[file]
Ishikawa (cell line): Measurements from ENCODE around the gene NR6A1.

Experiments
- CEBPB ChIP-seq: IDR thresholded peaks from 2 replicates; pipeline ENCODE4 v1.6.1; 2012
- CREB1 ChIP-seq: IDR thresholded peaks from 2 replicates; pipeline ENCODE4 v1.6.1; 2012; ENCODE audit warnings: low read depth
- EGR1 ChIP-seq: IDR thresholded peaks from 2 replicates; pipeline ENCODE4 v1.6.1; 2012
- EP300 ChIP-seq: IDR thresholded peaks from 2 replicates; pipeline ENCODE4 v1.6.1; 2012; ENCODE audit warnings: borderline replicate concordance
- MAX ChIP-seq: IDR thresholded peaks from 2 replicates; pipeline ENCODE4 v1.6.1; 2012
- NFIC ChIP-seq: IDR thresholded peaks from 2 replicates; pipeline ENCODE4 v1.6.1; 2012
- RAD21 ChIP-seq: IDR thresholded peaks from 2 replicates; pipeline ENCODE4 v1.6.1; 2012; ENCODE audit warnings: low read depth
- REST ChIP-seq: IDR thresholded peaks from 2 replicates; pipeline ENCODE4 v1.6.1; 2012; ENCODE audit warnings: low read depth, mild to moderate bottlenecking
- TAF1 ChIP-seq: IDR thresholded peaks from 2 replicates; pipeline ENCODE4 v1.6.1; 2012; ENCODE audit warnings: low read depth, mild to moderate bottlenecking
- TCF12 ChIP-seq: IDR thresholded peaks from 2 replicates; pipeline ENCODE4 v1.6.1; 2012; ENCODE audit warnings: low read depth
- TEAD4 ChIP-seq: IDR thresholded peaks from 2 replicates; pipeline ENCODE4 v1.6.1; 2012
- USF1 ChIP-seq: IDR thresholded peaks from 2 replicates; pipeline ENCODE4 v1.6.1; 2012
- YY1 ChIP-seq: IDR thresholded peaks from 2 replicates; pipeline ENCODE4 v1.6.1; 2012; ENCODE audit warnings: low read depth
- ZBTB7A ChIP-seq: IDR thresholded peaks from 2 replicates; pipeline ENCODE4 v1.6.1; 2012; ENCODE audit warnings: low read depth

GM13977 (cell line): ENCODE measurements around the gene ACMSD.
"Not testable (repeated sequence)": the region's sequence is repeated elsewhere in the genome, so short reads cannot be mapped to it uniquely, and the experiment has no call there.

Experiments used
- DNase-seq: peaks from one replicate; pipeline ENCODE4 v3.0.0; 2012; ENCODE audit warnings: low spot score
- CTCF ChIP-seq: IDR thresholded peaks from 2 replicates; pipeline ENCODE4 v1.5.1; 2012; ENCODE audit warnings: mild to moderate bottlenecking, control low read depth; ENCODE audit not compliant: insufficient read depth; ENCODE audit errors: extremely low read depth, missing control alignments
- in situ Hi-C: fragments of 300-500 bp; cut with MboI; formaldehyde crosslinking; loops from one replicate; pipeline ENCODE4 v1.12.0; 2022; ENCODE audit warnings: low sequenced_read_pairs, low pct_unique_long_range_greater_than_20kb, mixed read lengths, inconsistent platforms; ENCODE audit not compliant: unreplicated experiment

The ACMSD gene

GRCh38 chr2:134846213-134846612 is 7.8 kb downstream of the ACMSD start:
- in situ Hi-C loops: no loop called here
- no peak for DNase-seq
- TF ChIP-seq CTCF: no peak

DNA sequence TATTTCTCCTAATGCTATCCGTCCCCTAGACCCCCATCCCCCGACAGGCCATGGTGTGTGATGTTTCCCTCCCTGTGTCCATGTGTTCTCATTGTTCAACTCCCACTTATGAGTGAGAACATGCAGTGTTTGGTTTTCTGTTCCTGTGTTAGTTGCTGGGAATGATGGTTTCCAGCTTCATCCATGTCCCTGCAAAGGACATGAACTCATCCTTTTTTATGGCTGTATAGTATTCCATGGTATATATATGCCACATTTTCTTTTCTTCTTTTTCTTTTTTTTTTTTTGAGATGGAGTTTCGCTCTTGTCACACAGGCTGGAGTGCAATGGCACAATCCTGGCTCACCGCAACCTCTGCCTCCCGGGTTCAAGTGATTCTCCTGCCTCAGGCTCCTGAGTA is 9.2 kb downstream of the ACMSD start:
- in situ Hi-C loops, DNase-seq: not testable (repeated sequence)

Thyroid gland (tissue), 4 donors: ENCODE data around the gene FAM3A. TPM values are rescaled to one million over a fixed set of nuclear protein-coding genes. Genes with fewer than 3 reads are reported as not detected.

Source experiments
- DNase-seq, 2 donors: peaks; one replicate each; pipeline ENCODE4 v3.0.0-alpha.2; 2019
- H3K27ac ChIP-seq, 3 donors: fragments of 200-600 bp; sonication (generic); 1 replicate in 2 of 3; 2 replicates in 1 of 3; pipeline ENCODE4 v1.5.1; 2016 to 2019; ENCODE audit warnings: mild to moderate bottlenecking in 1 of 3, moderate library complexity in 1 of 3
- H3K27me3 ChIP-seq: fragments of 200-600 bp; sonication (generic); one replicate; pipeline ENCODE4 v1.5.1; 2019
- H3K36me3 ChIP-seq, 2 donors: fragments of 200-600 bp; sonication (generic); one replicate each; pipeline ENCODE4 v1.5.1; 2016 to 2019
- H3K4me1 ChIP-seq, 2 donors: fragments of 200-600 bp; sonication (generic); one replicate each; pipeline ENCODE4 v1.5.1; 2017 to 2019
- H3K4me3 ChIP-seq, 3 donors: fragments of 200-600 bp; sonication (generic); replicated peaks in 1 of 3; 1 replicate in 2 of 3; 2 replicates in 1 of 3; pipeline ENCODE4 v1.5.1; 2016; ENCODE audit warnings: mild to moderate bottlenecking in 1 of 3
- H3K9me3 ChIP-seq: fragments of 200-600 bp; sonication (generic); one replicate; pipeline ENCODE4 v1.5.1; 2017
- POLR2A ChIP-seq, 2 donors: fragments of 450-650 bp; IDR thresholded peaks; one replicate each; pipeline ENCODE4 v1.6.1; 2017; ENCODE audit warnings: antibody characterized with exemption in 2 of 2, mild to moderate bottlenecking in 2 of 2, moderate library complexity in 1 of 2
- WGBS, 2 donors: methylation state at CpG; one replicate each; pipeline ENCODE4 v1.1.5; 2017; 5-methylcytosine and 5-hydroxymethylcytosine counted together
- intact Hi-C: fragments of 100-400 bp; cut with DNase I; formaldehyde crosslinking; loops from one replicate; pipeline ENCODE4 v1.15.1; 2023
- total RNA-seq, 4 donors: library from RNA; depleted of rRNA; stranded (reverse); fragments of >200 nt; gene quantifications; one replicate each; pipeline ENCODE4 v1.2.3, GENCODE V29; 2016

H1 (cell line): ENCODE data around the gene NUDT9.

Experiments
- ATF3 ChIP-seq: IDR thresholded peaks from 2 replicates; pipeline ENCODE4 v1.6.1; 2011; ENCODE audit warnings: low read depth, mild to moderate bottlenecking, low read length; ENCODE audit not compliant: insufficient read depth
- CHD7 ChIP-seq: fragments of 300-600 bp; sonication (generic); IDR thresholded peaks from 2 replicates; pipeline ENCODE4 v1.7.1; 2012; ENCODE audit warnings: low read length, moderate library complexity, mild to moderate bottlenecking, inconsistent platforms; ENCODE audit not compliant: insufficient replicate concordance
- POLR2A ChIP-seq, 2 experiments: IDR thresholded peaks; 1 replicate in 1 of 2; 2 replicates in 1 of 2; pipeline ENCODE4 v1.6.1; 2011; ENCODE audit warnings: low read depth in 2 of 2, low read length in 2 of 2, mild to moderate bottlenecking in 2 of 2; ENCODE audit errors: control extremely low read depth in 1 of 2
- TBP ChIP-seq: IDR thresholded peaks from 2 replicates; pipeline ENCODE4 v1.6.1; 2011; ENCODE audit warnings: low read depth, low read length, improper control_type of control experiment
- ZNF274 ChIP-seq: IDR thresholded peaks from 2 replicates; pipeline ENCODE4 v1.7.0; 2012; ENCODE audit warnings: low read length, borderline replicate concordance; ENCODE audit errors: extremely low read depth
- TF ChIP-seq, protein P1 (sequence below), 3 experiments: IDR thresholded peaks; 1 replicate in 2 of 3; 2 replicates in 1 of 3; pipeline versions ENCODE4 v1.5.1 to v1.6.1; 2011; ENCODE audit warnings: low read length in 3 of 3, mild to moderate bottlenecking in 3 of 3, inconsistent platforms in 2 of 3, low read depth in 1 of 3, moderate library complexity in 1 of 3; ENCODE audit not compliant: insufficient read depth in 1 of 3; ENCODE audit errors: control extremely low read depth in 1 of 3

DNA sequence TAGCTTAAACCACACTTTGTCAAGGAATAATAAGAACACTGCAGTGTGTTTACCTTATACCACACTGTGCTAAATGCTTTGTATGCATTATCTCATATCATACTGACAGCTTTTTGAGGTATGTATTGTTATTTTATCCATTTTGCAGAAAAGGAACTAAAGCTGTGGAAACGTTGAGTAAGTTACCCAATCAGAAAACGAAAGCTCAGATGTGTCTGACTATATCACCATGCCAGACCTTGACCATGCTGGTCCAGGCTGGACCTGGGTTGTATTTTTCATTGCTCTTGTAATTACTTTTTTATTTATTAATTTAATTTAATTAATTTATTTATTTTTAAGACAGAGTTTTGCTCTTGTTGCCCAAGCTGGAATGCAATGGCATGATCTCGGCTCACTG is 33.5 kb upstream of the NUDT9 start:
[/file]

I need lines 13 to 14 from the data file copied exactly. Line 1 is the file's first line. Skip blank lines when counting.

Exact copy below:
- TEAD4 ChIP-seq: IDR thresholded peaks from 2 replicates; pipeline ENCODE4 v1.6.1; 2012
- USF1 ChIP-seq: IDR thresholded peaks from 2 replicates; pipeline ENCODE4 v1.6.1; 2012